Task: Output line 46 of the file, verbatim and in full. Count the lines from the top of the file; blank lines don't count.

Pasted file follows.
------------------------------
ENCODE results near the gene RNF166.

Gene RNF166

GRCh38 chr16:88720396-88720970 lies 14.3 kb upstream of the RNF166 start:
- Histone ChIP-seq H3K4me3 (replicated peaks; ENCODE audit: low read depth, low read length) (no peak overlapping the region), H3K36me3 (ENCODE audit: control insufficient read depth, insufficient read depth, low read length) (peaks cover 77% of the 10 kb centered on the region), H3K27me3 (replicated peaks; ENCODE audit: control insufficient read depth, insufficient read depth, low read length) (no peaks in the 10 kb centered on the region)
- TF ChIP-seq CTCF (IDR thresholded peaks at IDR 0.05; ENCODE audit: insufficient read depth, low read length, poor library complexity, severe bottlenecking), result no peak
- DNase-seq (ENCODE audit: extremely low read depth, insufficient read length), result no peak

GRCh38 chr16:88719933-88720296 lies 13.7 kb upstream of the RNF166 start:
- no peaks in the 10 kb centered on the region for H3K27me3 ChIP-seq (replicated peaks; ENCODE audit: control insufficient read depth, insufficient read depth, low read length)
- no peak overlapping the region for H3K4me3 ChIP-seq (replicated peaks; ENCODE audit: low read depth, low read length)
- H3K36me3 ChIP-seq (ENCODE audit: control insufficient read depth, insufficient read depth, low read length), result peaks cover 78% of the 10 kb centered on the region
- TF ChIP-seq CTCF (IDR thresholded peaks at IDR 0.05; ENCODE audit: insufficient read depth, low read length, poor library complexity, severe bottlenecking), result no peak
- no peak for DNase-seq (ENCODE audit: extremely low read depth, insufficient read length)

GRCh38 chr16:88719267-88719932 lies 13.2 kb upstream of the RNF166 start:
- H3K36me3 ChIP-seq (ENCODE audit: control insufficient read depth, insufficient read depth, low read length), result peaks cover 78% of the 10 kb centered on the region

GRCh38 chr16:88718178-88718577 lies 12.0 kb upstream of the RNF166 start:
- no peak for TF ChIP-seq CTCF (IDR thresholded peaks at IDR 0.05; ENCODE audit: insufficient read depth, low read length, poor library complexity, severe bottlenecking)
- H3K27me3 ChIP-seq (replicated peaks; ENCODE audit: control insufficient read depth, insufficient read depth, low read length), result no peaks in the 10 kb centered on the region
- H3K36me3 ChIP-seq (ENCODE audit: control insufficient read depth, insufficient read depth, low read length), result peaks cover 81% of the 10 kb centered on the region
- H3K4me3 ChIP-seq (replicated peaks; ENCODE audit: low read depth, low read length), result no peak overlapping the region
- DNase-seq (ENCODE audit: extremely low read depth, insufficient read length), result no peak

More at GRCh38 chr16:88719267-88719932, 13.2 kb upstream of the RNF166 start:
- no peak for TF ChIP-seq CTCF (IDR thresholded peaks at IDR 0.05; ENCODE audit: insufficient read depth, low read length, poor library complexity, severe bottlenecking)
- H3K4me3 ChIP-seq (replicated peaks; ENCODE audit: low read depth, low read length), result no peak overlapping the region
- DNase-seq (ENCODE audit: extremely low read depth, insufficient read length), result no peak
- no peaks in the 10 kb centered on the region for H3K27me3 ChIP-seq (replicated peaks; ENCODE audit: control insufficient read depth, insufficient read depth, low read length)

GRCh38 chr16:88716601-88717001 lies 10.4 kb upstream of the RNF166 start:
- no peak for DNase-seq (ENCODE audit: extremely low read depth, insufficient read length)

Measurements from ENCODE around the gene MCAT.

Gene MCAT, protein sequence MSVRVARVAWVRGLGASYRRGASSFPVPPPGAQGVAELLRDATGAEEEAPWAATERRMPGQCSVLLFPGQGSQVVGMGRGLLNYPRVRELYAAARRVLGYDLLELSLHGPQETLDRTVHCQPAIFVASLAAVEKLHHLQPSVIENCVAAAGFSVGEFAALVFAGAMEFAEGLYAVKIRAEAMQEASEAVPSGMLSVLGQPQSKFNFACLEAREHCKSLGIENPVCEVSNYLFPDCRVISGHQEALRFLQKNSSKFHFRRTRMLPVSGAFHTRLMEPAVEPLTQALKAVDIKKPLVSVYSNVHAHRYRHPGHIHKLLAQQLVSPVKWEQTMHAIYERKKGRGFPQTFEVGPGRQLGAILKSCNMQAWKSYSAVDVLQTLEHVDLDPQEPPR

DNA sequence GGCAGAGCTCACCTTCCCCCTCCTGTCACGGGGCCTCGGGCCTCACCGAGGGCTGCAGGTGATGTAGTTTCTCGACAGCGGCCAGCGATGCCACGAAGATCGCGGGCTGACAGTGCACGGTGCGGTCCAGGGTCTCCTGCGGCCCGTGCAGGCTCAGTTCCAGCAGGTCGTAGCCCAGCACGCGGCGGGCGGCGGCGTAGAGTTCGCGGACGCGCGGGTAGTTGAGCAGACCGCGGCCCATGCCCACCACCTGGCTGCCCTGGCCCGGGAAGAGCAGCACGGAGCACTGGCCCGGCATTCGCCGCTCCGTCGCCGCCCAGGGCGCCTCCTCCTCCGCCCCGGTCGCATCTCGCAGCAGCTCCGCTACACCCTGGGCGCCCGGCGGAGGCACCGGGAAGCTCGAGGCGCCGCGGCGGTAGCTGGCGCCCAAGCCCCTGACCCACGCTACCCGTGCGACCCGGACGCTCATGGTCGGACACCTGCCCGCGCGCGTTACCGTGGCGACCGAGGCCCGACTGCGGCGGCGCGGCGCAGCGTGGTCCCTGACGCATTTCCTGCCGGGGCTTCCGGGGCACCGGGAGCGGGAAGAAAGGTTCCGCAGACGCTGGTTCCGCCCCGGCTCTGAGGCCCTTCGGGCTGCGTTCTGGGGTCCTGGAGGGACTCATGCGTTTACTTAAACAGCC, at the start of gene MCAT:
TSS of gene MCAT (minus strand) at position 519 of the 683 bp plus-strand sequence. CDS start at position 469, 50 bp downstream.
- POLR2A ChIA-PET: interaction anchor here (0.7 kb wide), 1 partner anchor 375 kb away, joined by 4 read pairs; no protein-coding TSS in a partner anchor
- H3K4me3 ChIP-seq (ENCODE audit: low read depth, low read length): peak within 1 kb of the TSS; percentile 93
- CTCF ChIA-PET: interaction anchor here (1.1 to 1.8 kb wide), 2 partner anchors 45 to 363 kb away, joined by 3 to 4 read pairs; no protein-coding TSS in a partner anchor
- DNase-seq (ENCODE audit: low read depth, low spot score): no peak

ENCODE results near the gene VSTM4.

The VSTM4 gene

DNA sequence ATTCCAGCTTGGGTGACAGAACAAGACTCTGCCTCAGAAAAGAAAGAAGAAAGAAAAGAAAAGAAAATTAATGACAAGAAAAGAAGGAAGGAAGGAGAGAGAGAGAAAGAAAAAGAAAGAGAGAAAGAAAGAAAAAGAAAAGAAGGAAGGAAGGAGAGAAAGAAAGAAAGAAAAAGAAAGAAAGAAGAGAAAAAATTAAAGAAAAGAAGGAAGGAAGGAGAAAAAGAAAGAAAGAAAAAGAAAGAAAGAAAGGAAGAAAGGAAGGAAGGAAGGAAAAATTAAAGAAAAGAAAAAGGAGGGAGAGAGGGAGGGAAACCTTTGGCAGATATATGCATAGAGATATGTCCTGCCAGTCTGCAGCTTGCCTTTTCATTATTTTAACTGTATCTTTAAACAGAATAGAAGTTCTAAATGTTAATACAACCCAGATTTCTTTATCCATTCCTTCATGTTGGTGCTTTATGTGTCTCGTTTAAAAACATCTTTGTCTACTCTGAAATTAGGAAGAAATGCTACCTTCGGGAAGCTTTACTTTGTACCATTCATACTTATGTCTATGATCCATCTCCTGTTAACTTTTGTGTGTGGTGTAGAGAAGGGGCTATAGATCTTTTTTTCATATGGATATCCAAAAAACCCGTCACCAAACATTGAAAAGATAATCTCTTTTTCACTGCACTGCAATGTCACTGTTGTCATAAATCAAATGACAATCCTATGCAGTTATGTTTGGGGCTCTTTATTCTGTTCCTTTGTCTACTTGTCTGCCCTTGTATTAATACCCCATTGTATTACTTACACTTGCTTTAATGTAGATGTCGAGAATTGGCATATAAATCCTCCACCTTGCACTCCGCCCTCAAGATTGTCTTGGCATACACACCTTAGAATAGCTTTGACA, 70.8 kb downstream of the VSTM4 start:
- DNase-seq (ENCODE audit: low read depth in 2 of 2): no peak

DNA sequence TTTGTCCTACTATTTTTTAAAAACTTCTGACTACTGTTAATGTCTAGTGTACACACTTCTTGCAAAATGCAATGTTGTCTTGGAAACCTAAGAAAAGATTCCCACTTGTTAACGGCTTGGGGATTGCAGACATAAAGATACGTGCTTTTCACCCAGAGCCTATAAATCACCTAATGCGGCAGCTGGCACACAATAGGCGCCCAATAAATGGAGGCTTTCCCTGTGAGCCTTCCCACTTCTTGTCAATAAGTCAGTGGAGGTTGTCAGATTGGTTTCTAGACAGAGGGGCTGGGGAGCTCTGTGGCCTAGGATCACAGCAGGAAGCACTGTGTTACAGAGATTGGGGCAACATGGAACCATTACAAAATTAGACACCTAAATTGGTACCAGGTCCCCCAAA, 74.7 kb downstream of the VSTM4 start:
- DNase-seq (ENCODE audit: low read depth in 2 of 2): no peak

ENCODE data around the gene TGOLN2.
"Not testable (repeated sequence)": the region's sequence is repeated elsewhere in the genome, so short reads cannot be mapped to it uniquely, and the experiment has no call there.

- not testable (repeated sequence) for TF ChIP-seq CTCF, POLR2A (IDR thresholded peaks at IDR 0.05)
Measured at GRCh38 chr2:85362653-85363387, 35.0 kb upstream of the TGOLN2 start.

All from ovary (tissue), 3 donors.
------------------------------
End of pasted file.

All from ovary (tissue), 3 donors.